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Tunisia: Tunisia Health Profile


The health sector has developed in the past few years in both the public and the private sectors in the direction of improving the quality of services to patients and easing the pressure on public hospitals. Health expenditure declined from 4.76% of GDP in 2008 to 4.56% in 2009, 2.66% and 2.59% of which, respectively, for the private sector.Health indicators improved between 2008 and 2009, with life expectancy at birth rising from 74.70 to 75.10 years, and the welfare-cover rate of employees who are members of the different welfare schemes rose from 92% in 2008 to 93.2% in 2009.
Infant mortality declined from 18.4 to 17.0 deaths per thousand live births, while the number of physicians per 1 000 inhabitants rose from 0.968 in 2007 to 1.563 in 2009. The rate of access of pregnant women to prenatal consultation is 96%. The proportion of births in hospitals has also reached 96%. Several epidemiological diseases have been eradicated, including cholera, schistosomiasis, whooping cough, congenital tetanus and muscular dystrophy (no case has been recorded since 1992), and other pathologies such as chickenpox and tuberculosis are under control. More than 95% of the population have access to health services at less than 5 kilometres from their residence.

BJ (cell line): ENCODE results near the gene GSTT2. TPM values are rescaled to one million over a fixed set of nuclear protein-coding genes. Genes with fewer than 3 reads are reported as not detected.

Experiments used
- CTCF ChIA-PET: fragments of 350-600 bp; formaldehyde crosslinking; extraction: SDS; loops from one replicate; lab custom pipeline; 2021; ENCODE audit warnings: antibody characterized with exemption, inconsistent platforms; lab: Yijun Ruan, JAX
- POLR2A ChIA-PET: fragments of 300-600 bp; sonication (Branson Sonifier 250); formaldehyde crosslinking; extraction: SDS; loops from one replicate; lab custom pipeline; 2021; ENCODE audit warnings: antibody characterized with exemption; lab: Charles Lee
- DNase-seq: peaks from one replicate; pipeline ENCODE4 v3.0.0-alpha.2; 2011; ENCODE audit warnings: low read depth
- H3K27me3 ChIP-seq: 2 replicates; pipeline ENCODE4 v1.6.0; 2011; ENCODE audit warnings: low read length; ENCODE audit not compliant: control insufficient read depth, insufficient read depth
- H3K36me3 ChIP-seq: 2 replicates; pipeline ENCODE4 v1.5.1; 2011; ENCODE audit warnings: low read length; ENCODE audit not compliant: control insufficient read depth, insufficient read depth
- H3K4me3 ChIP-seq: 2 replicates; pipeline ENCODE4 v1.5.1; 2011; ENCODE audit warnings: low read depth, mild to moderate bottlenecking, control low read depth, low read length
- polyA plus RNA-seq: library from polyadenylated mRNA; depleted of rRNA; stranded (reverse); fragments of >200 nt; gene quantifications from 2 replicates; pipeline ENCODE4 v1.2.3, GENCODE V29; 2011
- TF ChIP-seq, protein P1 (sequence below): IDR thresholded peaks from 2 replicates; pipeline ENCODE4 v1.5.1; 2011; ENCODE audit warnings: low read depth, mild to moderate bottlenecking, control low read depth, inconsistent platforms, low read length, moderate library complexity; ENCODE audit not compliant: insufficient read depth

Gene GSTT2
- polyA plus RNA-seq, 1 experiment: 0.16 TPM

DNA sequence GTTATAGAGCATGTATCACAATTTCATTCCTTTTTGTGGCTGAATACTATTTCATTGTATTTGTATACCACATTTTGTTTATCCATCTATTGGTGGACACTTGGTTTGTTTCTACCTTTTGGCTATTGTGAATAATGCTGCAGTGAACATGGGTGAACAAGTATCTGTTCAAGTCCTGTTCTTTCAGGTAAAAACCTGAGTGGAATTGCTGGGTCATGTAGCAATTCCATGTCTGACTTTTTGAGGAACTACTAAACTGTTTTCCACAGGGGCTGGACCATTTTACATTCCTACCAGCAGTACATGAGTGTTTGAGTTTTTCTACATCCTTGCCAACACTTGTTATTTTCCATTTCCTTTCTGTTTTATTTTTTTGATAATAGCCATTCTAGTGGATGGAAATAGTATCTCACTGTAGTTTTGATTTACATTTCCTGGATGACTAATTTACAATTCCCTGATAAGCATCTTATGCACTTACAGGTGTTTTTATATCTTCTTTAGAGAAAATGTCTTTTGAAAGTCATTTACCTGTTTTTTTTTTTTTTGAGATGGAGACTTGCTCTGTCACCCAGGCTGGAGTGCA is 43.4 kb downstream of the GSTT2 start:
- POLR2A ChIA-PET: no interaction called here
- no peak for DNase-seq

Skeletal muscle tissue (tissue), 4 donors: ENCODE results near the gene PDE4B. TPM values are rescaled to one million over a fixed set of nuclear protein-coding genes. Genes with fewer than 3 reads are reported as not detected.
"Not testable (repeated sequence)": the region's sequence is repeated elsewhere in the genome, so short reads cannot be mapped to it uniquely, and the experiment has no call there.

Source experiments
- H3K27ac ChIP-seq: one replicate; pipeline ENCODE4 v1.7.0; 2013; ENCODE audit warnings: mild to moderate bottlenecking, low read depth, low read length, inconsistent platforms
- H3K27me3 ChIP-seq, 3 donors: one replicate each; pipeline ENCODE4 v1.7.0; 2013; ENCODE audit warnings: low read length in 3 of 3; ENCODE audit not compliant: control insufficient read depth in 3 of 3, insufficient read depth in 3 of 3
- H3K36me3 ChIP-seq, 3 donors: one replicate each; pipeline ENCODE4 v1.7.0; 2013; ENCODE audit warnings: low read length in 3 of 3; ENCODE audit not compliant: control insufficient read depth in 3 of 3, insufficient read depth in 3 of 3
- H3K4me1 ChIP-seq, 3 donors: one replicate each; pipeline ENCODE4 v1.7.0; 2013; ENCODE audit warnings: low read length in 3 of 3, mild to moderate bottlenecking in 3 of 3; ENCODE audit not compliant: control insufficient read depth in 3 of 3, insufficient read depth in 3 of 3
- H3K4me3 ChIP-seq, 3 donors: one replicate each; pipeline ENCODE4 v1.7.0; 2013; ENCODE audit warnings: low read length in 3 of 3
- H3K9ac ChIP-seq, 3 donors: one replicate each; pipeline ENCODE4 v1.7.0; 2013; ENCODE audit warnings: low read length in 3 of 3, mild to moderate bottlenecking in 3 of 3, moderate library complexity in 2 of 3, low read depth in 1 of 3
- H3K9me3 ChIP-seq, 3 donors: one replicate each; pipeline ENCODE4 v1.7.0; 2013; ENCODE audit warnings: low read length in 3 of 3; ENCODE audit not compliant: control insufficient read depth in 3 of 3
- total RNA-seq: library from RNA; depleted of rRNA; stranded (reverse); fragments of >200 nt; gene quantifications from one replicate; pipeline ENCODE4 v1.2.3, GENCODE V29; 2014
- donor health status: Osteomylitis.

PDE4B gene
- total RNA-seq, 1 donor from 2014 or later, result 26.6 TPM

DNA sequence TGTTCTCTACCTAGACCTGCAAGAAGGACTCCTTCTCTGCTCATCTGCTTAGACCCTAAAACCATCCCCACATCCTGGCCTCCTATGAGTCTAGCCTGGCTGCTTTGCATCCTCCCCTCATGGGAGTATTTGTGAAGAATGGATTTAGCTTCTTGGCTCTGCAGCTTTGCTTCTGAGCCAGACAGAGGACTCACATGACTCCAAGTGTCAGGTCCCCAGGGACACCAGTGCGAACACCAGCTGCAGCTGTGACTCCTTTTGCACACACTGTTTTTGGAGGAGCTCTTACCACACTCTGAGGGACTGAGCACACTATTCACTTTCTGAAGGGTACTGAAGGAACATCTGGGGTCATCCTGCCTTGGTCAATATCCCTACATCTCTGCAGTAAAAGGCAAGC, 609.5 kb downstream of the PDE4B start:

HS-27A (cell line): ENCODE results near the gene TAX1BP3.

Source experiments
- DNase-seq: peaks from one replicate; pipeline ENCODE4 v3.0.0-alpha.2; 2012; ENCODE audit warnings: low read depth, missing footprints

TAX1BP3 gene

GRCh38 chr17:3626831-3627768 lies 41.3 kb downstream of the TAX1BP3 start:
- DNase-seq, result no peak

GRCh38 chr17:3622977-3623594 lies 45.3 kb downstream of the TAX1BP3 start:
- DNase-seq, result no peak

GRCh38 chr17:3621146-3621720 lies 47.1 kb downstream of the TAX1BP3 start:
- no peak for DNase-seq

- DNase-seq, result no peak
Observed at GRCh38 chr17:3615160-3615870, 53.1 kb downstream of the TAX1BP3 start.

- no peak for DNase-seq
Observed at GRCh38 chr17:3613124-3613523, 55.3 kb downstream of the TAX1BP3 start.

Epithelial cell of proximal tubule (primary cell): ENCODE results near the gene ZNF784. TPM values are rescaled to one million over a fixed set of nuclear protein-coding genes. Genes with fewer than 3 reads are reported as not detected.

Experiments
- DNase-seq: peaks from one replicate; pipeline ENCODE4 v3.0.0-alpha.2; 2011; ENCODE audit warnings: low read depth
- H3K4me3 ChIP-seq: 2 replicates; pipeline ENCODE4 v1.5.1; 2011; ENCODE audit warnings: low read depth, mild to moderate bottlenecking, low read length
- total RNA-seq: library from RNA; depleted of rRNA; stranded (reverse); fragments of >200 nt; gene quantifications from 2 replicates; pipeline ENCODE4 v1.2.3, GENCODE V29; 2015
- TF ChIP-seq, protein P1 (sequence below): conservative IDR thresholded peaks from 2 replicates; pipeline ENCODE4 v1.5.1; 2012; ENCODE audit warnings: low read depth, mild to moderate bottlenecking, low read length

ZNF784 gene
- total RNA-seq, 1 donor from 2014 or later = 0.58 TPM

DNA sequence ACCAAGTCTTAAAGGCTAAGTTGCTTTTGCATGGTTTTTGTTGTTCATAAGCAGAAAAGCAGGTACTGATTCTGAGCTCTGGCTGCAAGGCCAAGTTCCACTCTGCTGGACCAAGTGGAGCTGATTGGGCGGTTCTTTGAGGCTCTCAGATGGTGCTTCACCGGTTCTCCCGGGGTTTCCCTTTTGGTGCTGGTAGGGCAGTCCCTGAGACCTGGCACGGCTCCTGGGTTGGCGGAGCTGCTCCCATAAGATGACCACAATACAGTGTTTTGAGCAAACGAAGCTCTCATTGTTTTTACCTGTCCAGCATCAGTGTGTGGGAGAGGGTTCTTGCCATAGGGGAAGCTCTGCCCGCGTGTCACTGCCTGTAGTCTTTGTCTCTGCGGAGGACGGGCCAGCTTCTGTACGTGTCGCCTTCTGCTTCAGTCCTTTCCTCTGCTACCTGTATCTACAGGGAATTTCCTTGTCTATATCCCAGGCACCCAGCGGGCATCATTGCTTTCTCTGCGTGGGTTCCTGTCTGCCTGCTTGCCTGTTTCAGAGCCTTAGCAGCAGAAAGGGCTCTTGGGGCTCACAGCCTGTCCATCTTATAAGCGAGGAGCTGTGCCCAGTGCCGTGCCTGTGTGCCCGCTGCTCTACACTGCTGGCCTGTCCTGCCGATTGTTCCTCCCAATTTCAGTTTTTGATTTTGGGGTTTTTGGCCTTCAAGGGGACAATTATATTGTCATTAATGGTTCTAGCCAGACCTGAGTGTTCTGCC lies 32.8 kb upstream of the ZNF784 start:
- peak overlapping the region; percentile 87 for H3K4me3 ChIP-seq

The different family-planning programmes started in the 1960s have made it possible to limit births. The birth rate, estimated at 17 per 1 000 inhabitants, is constant. The population growth rate is also stable at 1.08%. HIV prevalence is low (0.1%), which allows the country to focus on prevention and provide free treatment to those who are HIV positive. These aspects in particular have put Tunisia in the 98th position out of 182 countries in the United Nations Development Programme (UNDP) Human Development Index (HDI) rankings.